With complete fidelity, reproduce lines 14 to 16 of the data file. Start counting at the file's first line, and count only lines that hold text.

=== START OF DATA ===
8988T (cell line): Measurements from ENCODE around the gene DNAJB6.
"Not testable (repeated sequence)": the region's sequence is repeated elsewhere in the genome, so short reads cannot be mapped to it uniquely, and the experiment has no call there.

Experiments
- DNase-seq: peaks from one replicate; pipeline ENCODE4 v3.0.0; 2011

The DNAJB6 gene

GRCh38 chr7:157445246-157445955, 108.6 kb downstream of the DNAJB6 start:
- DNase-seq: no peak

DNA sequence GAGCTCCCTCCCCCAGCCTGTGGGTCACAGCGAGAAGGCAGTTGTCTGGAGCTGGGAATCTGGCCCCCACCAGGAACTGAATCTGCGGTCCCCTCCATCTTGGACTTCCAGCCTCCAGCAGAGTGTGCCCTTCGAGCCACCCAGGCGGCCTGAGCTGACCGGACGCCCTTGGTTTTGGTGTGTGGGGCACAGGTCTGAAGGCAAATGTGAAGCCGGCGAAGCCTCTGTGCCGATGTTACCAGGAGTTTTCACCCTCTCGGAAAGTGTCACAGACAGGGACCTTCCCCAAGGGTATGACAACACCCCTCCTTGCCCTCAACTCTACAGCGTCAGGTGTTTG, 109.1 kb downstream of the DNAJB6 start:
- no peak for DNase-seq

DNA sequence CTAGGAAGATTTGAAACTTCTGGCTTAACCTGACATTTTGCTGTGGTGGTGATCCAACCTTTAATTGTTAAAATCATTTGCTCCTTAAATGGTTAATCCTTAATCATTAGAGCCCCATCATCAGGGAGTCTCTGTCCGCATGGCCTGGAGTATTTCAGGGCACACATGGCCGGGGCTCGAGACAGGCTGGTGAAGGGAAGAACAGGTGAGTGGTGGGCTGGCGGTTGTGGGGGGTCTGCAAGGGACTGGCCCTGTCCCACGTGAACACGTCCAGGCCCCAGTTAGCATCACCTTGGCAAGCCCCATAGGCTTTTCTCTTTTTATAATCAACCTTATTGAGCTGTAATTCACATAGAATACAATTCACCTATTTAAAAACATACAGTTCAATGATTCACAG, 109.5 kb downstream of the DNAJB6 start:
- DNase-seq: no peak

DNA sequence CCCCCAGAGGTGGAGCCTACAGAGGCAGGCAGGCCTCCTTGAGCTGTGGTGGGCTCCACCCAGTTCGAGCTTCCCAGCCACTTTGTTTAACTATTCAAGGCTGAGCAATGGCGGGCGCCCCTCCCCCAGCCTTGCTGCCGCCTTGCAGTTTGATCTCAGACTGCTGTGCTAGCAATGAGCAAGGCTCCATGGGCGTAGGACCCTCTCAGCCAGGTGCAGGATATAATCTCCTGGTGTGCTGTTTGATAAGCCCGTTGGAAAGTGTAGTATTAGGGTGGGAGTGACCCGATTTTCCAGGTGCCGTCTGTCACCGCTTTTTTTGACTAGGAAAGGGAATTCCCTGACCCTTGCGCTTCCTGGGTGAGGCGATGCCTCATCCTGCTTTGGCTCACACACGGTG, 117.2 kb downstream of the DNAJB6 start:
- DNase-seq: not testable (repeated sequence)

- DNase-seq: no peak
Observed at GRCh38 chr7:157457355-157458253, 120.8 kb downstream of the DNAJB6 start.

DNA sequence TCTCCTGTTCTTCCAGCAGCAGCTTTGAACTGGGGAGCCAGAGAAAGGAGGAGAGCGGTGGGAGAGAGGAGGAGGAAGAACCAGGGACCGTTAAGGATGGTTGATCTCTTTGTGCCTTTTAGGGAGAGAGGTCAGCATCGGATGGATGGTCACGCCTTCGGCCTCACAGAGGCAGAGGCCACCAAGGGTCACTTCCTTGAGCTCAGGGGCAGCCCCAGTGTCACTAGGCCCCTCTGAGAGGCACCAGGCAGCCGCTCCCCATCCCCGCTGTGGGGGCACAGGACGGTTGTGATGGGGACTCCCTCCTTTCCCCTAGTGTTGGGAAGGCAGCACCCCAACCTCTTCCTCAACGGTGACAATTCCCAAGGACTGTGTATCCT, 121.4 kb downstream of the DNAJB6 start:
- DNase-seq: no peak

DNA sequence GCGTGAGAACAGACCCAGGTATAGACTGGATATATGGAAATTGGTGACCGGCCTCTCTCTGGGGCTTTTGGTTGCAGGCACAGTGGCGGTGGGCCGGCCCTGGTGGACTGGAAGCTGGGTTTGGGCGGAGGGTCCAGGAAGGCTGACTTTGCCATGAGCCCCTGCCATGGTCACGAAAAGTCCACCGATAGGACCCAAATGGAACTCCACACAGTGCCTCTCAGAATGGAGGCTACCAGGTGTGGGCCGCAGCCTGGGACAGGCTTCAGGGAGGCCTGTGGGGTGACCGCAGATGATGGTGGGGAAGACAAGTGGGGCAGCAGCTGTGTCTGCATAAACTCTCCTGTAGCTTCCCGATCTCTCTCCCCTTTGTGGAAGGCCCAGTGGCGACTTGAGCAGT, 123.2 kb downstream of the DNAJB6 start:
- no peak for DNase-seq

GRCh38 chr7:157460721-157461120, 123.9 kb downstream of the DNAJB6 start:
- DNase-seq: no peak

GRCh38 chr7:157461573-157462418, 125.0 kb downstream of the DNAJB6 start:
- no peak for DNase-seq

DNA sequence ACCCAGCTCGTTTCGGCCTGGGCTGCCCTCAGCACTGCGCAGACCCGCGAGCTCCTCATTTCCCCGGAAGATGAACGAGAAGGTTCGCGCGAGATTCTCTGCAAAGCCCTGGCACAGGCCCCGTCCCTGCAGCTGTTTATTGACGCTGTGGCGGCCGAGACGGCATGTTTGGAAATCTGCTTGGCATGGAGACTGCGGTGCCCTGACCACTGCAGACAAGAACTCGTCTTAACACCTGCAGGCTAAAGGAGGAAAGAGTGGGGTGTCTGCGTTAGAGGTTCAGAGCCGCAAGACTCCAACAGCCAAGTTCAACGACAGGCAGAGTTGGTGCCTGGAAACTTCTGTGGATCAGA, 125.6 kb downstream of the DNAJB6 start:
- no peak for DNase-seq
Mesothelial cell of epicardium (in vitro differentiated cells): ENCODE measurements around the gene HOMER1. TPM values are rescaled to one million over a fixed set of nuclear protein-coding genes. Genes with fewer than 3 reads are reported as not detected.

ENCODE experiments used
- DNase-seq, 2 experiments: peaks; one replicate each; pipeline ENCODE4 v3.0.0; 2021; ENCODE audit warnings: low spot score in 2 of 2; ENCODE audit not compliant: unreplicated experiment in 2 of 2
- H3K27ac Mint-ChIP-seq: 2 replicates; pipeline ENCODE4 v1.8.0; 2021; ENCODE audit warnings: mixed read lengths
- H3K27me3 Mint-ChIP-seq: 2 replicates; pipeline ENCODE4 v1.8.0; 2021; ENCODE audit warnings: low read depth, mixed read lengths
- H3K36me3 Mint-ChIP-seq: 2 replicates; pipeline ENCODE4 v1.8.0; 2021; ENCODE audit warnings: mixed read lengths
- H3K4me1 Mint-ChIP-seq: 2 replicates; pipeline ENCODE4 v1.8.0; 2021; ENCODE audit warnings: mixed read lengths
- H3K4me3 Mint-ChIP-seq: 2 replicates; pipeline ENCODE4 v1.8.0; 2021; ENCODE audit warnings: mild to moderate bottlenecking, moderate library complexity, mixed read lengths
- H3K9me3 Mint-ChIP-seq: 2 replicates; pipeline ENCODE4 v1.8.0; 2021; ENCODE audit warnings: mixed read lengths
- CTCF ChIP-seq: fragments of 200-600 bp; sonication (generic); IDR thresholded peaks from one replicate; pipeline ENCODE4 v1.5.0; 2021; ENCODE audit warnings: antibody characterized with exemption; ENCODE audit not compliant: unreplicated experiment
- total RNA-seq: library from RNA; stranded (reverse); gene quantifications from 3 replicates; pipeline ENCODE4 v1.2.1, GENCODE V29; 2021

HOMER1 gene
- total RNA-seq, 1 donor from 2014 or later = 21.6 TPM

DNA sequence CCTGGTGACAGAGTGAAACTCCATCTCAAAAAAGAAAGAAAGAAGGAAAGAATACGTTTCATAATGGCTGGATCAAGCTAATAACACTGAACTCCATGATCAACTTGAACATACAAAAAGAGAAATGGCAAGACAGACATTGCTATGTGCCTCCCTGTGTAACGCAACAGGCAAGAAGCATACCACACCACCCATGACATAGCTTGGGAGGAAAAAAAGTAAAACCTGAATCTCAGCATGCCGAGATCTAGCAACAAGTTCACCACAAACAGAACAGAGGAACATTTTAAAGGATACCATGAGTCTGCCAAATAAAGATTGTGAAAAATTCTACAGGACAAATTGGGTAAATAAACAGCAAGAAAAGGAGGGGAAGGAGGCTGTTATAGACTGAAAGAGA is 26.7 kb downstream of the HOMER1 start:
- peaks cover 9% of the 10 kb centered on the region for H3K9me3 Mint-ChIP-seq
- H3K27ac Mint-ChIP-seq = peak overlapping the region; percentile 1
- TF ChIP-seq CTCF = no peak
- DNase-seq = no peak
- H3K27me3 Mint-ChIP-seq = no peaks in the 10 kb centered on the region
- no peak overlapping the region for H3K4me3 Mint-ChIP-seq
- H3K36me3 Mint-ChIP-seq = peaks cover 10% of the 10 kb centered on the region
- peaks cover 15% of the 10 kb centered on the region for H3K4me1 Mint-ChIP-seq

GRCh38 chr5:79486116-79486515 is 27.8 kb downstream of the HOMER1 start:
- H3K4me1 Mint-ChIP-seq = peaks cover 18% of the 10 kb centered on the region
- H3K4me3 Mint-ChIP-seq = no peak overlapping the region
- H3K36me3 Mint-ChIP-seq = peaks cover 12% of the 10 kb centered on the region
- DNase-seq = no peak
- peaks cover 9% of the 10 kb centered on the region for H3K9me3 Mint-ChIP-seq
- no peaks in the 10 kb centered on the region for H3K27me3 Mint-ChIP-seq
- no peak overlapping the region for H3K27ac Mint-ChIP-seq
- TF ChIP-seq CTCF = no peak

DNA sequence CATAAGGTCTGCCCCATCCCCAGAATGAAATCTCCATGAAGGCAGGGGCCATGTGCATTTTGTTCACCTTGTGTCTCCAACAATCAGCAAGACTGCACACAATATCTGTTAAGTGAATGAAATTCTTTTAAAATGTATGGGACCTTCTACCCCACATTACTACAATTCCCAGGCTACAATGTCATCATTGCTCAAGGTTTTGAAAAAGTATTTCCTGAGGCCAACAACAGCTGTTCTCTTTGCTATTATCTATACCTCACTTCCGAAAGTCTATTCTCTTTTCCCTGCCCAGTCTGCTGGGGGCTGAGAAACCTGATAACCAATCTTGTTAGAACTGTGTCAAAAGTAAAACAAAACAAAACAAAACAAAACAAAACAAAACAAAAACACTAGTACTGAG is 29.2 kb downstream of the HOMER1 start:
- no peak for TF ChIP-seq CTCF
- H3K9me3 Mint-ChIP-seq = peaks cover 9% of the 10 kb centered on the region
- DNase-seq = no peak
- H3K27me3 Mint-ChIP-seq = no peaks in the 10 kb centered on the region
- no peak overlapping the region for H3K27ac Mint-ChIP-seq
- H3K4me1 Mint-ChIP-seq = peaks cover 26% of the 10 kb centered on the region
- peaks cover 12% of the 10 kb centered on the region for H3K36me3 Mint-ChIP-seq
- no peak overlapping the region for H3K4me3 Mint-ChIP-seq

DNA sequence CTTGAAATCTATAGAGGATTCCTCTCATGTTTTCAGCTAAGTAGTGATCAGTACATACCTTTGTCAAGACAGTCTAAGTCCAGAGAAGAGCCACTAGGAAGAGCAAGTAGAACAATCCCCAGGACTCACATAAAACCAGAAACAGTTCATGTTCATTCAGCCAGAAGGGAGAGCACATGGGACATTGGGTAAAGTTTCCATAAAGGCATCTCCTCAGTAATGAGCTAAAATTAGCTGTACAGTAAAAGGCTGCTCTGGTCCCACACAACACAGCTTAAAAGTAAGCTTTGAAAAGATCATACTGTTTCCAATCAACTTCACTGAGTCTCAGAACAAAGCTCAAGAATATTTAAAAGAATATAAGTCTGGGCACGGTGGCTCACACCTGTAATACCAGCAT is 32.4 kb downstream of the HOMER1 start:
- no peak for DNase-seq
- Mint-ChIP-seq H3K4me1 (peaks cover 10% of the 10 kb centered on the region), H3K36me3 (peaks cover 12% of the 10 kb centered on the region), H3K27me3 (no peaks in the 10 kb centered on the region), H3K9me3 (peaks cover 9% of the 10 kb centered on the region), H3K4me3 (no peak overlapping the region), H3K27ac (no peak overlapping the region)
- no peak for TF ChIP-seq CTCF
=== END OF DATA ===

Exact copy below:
- DNase-seq: no peak
Observed at GRCh38 chr7:157457355-157458253, 120.8 kb downstream of the DNAJB6 start.

DNA sequence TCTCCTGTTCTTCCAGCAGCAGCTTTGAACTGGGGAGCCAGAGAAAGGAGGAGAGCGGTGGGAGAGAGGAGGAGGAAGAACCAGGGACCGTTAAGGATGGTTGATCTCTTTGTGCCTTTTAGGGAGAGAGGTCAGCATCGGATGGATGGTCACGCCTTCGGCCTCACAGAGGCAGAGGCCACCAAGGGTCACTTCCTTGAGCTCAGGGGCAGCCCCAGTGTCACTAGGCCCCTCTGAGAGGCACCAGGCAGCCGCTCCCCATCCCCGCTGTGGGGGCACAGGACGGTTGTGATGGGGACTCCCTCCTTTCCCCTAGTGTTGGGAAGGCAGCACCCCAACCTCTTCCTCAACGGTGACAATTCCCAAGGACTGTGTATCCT, 121.4 kb downstream of the DNAJB6 start: